gross weight in payment of drink, but takes money, and the price of the

drink is less than that of the corn, she shall be convicted and thrown

into the water.



109. If conspirators meet in the house of a tavern-keeper, and these

conspirators are not captured and delivered to the court, the

tavern-keeper shall be put to death.



110. If a "sister of a god" open a tavern, or enter a tavern to drink,

then shall this woman be burned to death.



111. If an inn-keeper furnish sixty ka of usakani-drink to ... she shall

receive fifty ka of corn at the harvest.



112. If any one be on a journey and entrust silver, gold, precious

stones, or any movable property to another, and wish to recover it from

him; if the latter do not bring all of the property to the appointed

place, but appropriate it to his own use, then shall this man, who did

not bring the property to hand it over, be convicted, and he shall pay

fivefold for all that had been entrusted to him.



113. If any one have consignment of corn or money, and he take from the

granary or box without the knowledge of the owner, then shall he who

took corn without the knowledge of the owner out of the granary or money

out of the box be legally convicted, and repay the corn he has taken.

And he shall lose whatever commission was paid to him, or due him.



114. If a man have no claim on another for corn and money, and try to

demand it by force, he shall pay one-third of a mina of silver in every

case.



115. If any one have a claim for corn or money upon another and imprison

him; if the prisoner die in prison a natural death, the case shall go no

further.



116. If the prisoner die in prison from blows or maltreatment, the

master of the prisoner shall convict the merchant before the judge. If

he was a free-born man, the son of the merchant shall be put to death;

if it was a slave, he shall pay one-third of a mina of gold, and all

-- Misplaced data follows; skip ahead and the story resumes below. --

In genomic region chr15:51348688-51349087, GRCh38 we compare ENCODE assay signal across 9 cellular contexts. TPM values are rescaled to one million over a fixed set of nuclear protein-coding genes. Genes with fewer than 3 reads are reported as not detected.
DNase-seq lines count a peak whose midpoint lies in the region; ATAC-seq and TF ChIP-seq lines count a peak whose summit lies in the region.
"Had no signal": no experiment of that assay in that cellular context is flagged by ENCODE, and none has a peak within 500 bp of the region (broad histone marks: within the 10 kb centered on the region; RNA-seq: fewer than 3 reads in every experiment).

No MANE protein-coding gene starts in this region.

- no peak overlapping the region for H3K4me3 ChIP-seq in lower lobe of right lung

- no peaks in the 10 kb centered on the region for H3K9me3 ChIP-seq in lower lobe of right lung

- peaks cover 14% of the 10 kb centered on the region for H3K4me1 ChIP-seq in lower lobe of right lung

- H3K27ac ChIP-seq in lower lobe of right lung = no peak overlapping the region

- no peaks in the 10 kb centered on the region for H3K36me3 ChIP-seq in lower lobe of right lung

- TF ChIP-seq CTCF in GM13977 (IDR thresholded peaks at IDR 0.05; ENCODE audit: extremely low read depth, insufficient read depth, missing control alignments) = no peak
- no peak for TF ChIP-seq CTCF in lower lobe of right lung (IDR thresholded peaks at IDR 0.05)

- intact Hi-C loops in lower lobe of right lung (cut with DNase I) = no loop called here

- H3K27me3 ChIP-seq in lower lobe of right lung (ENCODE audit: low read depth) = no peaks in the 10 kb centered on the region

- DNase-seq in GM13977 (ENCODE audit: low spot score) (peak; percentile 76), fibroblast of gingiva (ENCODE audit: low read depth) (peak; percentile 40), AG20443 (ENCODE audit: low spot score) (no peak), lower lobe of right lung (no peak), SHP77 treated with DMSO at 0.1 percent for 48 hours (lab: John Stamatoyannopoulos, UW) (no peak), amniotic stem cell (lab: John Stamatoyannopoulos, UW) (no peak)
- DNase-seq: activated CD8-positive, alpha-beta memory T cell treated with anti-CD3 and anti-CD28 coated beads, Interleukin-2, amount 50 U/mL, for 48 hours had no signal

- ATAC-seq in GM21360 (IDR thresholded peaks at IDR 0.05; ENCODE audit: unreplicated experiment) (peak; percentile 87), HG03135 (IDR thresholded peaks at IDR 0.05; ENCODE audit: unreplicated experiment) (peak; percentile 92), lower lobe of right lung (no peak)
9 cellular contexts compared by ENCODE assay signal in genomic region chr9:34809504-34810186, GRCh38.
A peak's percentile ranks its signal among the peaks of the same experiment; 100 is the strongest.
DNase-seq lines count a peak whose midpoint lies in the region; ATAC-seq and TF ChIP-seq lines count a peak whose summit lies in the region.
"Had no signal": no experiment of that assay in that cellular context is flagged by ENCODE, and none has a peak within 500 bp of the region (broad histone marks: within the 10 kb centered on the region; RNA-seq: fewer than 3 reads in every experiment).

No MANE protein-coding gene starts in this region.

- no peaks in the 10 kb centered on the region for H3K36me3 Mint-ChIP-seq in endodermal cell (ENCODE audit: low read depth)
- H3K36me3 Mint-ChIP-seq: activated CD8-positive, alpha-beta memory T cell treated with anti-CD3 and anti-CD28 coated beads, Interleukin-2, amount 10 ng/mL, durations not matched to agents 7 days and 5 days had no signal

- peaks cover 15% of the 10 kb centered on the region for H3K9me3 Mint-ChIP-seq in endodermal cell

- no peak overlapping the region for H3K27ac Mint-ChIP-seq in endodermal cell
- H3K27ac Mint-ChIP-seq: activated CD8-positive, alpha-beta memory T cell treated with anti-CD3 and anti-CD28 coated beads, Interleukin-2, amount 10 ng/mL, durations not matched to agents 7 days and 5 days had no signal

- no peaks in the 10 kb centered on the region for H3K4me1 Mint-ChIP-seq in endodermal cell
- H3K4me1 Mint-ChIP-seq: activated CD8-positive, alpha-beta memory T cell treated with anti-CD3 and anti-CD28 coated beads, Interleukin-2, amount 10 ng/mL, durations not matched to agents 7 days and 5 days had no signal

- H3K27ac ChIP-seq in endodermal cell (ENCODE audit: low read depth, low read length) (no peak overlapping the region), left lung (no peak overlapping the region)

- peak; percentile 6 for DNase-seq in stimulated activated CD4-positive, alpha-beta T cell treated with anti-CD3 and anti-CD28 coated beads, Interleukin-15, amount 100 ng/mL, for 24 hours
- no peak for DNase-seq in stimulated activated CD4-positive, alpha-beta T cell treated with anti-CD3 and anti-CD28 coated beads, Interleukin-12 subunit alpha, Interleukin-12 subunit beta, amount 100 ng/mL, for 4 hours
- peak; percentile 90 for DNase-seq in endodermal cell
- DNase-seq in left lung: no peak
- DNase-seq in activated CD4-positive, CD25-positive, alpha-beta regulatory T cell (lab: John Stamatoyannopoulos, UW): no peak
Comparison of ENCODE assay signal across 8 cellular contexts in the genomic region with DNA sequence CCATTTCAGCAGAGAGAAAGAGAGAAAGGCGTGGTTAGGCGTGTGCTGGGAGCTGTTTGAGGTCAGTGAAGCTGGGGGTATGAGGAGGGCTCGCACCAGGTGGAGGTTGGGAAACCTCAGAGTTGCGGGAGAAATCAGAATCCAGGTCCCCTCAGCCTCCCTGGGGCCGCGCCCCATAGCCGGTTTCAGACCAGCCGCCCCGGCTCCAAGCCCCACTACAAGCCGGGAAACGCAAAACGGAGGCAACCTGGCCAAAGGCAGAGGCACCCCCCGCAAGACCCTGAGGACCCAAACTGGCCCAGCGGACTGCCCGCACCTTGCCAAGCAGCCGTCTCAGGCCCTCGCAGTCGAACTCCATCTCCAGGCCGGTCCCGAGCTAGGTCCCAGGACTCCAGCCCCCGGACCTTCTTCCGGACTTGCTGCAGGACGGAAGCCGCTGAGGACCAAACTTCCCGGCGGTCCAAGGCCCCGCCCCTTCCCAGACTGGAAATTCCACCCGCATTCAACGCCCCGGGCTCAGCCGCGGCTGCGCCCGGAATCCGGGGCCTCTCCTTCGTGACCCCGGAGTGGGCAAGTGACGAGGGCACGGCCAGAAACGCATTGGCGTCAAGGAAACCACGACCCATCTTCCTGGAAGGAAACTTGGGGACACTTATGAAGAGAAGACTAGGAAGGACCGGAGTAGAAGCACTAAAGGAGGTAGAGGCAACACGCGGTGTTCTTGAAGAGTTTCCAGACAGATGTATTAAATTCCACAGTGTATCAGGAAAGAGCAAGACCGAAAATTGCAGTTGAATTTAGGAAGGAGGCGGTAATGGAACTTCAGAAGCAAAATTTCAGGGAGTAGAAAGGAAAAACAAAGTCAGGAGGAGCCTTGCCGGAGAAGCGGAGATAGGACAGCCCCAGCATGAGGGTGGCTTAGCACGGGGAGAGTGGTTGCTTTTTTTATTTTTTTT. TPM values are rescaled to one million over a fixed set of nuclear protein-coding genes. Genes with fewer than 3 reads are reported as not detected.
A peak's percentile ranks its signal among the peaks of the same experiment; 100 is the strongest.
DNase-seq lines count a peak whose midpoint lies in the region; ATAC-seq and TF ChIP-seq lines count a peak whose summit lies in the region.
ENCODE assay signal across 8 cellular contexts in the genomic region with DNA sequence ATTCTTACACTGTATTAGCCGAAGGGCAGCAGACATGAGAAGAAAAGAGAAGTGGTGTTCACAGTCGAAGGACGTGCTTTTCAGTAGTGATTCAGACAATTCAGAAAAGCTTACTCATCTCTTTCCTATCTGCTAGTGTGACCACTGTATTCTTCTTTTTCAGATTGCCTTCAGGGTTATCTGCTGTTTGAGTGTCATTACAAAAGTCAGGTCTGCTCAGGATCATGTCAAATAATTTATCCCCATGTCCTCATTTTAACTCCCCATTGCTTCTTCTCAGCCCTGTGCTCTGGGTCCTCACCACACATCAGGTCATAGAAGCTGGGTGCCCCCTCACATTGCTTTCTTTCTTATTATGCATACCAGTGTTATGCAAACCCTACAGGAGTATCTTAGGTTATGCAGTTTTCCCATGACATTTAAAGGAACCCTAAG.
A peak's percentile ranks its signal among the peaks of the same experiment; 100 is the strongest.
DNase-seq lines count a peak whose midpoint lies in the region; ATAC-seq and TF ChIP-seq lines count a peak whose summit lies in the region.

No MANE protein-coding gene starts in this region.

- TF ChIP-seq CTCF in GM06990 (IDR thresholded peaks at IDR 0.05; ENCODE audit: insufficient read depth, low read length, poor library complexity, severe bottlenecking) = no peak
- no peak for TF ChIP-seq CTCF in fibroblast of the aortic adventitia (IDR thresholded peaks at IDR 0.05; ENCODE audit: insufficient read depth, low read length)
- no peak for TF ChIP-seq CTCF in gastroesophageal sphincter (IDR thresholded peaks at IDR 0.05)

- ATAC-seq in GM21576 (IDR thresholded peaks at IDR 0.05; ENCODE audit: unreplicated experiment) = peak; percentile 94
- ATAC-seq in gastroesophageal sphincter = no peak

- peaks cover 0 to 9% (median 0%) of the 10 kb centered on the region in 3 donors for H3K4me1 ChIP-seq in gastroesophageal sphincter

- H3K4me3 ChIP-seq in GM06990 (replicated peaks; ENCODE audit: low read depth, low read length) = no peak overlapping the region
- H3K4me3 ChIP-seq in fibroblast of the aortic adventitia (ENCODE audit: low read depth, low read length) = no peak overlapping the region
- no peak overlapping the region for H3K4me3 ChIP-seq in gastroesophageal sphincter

that the master of the prisoner gave he shall forfeit.



117. If any one fail to meet a claim for debt, and sell himself, his

wife, his son, and daughter for money or give them away to forced labor:

they shall work for three years in the house of the man who bought them,

or the proprietor, and in the fourth year they shall be set free.



118. If he give a male or female slave away for forced labor, and the

merchant sublease them, or sell them for money, no objection can be

raised.



119. If any one fail to meet a claim for debt, and he sell the maid

servant who has borne him children, for money, the money which the

merchant has paid shall be repaid to him by the owner of the slave and

she shall be freed.



120. If any one store corn for safe keeping in another person's house,

and any harm happen to the corn in storage, or if the owner of the house

open the granary and take some of the corn, or if especially he deny

that the corn was stored in his house: then the owner of the corn shall

claim his corn before God (on oath), and the owner of the house shall

pay its owner for all of the corn that he took.



121. If any one store corn in another man's house he shall pay him

storage at the rate of one gur for every five ka of corn per year.



122. If any one give another silver, gold, or anything else to keep, he

shall show everything to some witness, draw up a contract, and then hand

it over for safe keeping.



123. If he turn it over for safe keeping without witness or contract,

and if he to whom it was given deny it, then he has no legitimate claim.



124. If any one deliver silver, gold, or anything else to another for

safe keeping, before a witness, but he deny it, he shall be brought

before a judge, and all that he has denied he shall pay in full.



125. If any one place his property with another for safe keeping, and

there, either through thieves or robbers, his property and the property

of the other man be lost, the owner of the house, through whose neglect

the loss took place, shall compensate the owner for all that was given

to him in charge. But the owner of the house shall try to follow up and

recover his property, and take it away from the thief.



126. If any one who has not lost his goods state that they have been